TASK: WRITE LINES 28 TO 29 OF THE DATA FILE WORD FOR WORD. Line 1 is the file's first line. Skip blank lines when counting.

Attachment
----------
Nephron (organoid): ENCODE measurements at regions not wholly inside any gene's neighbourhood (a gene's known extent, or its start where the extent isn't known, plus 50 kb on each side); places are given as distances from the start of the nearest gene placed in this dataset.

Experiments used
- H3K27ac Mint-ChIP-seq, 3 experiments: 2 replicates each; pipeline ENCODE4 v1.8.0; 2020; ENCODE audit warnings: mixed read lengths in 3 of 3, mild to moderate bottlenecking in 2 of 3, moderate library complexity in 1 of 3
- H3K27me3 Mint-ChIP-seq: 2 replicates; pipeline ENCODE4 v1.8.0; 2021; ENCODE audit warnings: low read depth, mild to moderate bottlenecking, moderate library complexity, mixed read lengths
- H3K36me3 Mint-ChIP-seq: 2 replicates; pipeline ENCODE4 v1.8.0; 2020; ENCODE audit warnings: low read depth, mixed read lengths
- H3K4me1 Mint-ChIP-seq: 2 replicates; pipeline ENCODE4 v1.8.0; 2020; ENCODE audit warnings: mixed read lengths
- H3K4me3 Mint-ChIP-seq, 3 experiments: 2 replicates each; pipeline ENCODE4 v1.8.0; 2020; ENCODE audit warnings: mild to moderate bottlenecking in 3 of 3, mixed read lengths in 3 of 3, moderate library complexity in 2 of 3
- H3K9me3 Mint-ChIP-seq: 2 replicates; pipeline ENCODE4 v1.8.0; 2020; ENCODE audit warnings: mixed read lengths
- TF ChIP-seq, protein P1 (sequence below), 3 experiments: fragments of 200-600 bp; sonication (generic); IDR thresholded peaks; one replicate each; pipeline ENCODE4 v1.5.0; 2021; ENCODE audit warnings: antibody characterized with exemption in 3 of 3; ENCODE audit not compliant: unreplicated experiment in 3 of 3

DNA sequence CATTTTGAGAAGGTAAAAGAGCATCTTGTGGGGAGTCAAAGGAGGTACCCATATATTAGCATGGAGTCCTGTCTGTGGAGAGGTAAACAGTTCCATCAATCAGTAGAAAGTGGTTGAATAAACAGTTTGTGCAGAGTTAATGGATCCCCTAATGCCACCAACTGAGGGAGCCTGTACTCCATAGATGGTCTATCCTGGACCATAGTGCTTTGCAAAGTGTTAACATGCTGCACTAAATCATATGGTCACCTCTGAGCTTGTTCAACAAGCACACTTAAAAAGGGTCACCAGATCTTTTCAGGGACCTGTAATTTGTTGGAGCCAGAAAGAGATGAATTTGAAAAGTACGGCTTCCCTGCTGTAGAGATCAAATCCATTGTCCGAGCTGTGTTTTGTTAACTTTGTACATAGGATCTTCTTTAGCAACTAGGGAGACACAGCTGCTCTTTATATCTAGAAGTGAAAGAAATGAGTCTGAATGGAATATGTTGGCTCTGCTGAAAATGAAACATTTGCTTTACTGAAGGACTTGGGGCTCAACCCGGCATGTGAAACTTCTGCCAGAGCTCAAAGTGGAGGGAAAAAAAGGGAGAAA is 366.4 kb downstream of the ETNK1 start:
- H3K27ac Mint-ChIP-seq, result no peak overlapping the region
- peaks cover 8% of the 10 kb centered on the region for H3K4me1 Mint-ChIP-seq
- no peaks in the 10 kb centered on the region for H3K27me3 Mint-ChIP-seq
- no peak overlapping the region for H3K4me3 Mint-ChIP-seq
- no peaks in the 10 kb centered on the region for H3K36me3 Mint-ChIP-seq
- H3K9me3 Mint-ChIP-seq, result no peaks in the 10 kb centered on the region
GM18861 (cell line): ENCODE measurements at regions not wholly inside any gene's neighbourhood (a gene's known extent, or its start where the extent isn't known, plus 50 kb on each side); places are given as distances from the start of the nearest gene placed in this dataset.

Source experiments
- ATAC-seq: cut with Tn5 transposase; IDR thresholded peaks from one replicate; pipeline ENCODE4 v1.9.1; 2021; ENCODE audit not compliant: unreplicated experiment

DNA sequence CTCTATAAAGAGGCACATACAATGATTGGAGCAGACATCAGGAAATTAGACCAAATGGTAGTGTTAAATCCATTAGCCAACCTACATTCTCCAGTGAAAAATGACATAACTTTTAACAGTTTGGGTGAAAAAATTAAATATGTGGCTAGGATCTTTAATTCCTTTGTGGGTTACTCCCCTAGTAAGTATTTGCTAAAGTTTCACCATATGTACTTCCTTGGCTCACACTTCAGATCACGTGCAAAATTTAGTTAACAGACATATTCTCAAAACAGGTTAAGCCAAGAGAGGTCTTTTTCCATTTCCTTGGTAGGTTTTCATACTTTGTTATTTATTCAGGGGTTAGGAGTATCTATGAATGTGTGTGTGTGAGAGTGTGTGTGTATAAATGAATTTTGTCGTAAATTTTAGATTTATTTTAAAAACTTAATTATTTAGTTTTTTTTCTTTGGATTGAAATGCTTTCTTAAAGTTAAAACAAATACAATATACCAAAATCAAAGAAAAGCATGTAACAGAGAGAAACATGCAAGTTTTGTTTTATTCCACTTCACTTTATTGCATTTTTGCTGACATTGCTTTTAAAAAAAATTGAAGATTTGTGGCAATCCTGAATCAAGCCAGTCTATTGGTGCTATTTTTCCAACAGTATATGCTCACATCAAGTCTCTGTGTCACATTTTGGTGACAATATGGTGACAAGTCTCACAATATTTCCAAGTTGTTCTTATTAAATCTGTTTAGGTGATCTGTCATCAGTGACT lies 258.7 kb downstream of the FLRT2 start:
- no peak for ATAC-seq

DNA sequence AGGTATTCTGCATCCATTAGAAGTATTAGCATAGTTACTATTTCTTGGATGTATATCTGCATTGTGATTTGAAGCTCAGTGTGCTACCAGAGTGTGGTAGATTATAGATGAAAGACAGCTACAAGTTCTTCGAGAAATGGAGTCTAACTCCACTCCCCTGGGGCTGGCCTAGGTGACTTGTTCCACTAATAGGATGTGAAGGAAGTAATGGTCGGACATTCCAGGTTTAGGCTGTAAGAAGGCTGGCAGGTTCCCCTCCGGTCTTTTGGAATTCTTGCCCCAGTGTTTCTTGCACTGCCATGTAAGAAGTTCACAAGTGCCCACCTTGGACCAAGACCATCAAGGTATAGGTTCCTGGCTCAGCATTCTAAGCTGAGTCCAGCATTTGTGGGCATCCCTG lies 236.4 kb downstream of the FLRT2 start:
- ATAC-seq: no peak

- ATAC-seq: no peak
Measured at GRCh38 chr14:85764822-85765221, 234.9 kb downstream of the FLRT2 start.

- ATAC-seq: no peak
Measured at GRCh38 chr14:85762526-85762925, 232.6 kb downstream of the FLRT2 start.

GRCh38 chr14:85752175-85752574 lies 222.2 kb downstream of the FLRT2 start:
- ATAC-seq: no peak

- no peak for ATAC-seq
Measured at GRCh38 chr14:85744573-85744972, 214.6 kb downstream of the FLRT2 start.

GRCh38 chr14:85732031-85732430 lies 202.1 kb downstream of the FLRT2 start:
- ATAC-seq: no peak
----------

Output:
GRCh38 chr14:85752175-85752574 lies 222.2 kb downstream of the FLRT2 start:
- ATAC-seq: no peak